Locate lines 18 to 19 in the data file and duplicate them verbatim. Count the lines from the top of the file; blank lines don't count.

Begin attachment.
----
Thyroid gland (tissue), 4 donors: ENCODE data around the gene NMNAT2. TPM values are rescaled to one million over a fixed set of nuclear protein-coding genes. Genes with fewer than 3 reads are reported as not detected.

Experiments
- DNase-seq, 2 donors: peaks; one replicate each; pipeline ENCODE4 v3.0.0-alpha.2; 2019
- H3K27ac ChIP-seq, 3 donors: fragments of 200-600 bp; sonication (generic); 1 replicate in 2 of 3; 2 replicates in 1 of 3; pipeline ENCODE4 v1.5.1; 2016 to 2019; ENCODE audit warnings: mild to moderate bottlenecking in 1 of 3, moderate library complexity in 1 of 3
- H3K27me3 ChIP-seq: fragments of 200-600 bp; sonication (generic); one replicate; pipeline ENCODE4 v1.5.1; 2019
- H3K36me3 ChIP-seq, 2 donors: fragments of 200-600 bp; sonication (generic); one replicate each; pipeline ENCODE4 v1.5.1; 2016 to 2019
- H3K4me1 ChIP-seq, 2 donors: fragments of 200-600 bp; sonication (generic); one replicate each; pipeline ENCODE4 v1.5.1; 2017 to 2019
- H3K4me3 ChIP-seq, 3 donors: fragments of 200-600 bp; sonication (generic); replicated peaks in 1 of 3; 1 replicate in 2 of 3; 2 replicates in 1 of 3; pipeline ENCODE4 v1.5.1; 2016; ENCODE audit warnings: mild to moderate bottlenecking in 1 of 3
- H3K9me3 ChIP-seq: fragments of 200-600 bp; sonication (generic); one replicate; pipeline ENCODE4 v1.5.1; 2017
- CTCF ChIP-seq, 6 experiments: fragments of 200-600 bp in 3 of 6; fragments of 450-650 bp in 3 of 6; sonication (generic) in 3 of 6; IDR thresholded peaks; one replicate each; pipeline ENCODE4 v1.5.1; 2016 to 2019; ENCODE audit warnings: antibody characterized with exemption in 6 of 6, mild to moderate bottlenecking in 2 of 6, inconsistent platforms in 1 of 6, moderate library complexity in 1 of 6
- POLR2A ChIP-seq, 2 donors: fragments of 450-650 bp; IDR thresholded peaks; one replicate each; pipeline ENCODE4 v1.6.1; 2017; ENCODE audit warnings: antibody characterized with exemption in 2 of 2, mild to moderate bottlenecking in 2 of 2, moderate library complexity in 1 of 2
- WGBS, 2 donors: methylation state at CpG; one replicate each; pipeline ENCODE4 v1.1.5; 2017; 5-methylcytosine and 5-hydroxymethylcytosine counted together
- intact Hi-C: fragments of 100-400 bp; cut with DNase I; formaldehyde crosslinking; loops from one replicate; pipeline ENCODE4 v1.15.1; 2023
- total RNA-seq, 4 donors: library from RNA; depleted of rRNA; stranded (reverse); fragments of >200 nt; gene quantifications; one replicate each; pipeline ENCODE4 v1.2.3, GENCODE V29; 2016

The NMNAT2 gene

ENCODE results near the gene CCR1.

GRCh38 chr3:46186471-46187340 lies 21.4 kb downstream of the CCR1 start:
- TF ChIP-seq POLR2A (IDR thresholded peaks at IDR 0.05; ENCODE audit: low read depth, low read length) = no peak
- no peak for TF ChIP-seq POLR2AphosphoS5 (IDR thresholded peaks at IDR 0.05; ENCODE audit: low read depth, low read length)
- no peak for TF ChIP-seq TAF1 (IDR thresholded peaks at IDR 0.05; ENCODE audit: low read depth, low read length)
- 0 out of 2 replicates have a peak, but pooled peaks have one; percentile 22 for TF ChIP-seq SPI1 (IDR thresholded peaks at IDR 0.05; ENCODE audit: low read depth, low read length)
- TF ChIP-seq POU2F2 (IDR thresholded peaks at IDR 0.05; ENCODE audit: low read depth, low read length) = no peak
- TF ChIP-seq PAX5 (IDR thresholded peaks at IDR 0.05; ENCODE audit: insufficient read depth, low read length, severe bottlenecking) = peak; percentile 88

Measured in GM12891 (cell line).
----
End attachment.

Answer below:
- TF ChIP-seq POLR2A (IDR thresholded peaks at IDR 0.05; ENCODE audit: low read depth, low read length) = no peak
- no peak for TF ChIP-seq POLR2AphosphoS5 (IDR thresholded peaks at IDR 0.05; ENCODE audit: low read depth, low read length)